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It’s Like Tinder For…

The mobile dating app’s success with young consumers has led to “the Tinder effect.” Swipe right/swipe left design is becoming a go-to design for apps that want to get the attention of Millennials and teens. Here are some of the “it’s like Tinder for” startups to know.  

These days, you know a company has found some success when you hear every new startup compared to it. For example, how many time shave you heard, “It’s the Uber of…” in the last six months? Tinder is the latest startup to be flattered by a slew of imitators, who are using the app’s simple “swipe right to accept, swipe left to reject” design and applying it to other ideas in order to attract young, mobile-focused consumers.

It started with other dating apps—as BuzzFeed pointed out, right now “there’s a Tinder for pretty much everything,” from threesomes to dog dates to cuddling. (Yes, we said cuddling.”) But we have quickly seen the Tinder Effect spread to other areas. When we wrote about the mobilization of job-hunting for the next generation of workers, we included the app Jobr as one example. This “matchmaking app” for employees and employers that lets users browse prospective companies or staff with a simple swipe. Jobr connects to LinkedIn accounts and surfaces relevant matches, and if recruiters and candidates choose one another they can make contact through the app.

We’ve also seen the Tinder browsing design adopted by shopping startups trying to make a mobile “window shopping” app that will draw in Millennials and teens who are already making purchases on their phones, but aren’t finding any apps to help them shop ‘til they drop. The most buzzed about these, Spring, gives users a visual feed of products, a la Instagram, which can be purchased through the app with a swipe, like dates are chosen on Tinder. Fashion brands upload their own looks, and users can follow any designer to create a customized feed of items they might want to purchase. “It’s like Tinder for…”has quickly become a phrase used to describe up and coming mobile startups simplifying processes and using the addictive swipe design to hook young users. Here are three of the Tinder-influenced startups to know: 

It’s like Tinder For: News

Newsly is Tinder for news stories, creating a feed of headlines that can be sorted through with, you guessed it, a swipe to the right or left. The app was showcased at the TechCrunch Disrupt Europe 2014 hackathon, and was “hacked” by a trio of UCL students overnight. The news stories are shown on cards with a main image, a headline, and a short subhead to tell them a little more about what it’s about.  After 20 swipes the app begins to learn about its users’ article preferences and surface more of the news it knows they will be interested in, but resets after a set period to prevent too narrow of a focus. The Newsly team is currently adding more features to potentially prep the app for launch.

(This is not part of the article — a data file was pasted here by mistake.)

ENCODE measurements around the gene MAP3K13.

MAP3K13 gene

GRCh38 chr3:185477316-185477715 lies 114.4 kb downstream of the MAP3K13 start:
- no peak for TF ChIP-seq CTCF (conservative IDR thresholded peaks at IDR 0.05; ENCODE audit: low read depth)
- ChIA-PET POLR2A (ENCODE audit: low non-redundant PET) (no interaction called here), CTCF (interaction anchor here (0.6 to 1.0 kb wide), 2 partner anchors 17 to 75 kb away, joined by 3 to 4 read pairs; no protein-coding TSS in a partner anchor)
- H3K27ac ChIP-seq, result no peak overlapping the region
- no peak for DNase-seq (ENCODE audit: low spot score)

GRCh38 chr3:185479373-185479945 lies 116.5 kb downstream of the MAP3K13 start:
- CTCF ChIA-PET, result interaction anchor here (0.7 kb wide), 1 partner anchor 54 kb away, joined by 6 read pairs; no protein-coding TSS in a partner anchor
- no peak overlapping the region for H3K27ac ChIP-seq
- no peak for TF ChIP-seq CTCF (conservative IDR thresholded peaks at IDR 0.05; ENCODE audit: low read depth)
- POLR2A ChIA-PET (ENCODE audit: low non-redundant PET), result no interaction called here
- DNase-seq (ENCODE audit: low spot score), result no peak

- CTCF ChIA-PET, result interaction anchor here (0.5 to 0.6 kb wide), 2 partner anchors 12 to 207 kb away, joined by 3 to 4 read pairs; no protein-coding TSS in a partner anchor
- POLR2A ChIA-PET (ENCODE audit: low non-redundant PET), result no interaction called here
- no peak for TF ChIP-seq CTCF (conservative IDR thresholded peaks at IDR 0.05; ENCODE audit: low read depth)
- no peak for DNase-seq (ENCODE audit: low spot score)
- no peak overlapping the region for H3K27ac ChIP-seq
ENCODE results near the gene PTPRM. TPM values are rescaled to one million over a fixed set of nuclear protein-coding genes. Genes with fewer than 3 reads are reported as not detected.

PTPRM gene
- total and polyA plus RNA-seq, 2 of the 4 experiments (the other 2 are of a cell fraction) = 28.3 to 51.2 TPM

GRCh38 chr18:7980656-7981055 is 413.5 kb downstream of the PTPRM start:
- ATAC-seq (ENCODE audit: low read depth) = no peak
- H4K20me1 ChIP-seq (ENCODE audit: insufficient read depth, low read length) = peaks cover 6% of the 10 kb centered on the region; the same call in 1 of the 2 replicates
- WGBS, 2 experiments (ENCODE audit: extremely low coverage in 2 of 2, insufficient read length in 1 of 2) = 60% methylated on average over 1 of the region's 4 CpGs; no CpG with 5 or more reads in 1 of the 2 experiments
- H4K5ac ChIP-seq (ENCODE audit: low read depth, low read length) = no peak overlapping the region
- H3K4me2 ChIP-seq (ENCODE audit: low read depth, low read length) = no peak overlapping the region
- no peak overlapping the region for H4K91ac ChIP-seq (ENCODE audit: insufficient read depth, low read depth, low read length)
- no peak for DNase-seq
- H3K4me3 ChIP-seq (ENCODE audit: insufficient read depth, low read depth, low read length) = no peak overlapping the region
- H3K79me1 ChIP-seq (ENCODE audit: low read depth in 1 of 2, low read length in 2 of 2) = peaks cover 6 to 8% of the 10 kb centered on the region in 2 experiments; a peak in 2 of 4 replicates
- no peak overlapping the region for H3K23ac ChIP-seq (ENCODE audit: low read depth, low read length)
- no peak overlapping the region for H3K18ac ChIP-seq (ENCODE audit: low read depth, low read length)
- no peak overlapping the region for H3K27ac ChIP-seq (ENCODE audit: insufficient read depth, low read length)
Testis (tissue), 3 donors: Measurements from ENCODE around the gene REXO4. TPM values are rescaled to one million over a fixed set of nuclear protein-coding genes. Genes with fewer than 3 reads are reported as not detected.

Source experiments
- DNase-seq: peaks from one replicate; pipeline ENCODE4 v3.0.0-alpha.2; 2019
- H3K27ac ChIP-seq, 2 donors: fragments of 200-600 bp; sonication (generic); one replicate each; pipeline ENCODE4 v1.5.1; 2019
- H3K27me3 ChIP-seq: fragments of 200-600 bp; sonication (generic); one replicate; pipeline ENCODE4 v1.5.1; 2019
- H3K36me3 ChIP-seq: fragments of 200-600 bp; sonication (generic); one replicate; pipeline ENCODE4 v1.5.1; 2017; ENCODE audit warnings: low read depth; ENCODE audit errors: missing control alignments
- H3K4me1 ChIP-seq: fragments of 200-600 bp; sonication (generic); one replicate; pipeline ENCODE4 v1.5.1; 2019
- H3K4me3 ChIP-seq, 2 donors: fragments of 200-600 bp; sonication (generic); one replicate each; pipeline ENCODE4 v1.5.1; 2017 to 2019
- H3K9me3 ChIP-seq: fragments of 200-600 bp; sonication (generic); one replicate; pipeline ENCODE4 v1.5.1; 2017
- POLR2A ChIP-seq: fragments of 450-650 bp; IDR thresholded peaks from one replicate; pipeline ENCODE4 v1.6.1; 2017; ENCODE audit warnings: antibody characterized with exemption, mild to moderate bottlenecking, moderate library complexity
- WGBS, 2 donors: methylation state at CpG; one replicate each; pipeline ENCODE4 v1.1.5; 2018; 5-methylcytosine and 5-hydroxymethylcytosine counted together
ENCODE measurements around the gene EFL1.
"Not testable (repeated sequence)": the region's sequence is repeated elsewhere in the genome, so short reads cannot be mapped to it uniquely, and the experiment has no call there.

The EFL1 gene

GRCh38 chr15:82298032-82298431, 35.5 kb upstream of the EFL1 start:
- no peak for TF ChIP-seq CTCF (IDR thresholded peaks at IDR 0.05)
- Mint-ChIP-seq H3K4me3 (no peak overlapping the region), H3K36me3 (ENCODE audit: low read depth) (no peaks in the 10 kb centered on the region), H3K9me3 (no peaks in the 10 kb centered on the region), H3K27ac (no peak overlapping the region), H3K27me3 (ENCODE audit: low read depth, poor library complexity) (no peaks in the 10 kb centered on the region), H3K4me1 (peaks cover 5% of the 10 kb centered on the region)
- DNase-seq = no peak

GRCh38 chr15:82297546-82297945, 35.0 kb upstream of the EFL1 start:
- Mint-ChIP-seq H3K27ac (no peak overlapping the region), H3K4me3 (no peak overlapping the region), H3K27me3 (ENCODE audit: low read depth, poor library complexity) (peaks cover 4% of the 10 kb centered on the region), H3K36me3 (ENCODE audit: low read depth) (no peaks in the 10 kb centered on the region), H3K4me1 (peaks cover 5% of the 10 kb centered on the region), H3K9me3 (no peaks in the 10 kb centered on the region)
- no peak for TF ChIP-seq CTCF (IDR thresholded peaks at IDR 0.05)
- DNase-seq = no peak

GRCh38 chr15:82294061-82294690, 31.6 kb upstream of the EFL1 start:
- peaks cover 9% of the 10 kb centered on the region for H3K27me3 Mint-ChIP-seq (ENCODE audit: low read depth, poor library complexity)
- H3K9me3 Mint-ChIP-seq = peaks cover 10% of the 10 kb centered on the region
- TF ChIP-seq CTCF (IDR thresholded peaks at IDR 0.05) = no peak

It’s like Tinder For: Politics

Votr gamifies politics, making selecting the politician you support into a simplified mobile experience. The app allows users to “evaluate all 161 candidates for the 36 open U.S. Senate seats, based on issues like abortion and the environment, and everything from military experience to pet ownership.” Users answer a few questions about their beliefs—with emojis, of course—then sift through candidates to find their  “Senate soul mate.” Votr is the brainchild of Vocativ, an online publication that wanted to get young people more invested in politics. The Vocativ team is also using the swipes to collect data on beliefs and get new story ideas for their site. 

It’s like Tinder For: Wedding Registries

Millennials have been bringing their tendency to create shortcuts and cut through red tape to the major milestones in their lives, including weddings. New app Zola uses a Tinder-like “swipe to reject” function to create modern wedding registries for young couples, a tool made for the generation that wants to complete tasks efficiently, and often digitally. Zola’s “Blender” feature surfaces various gifts from a database of thousands of products that users can add to their registry with a swipe.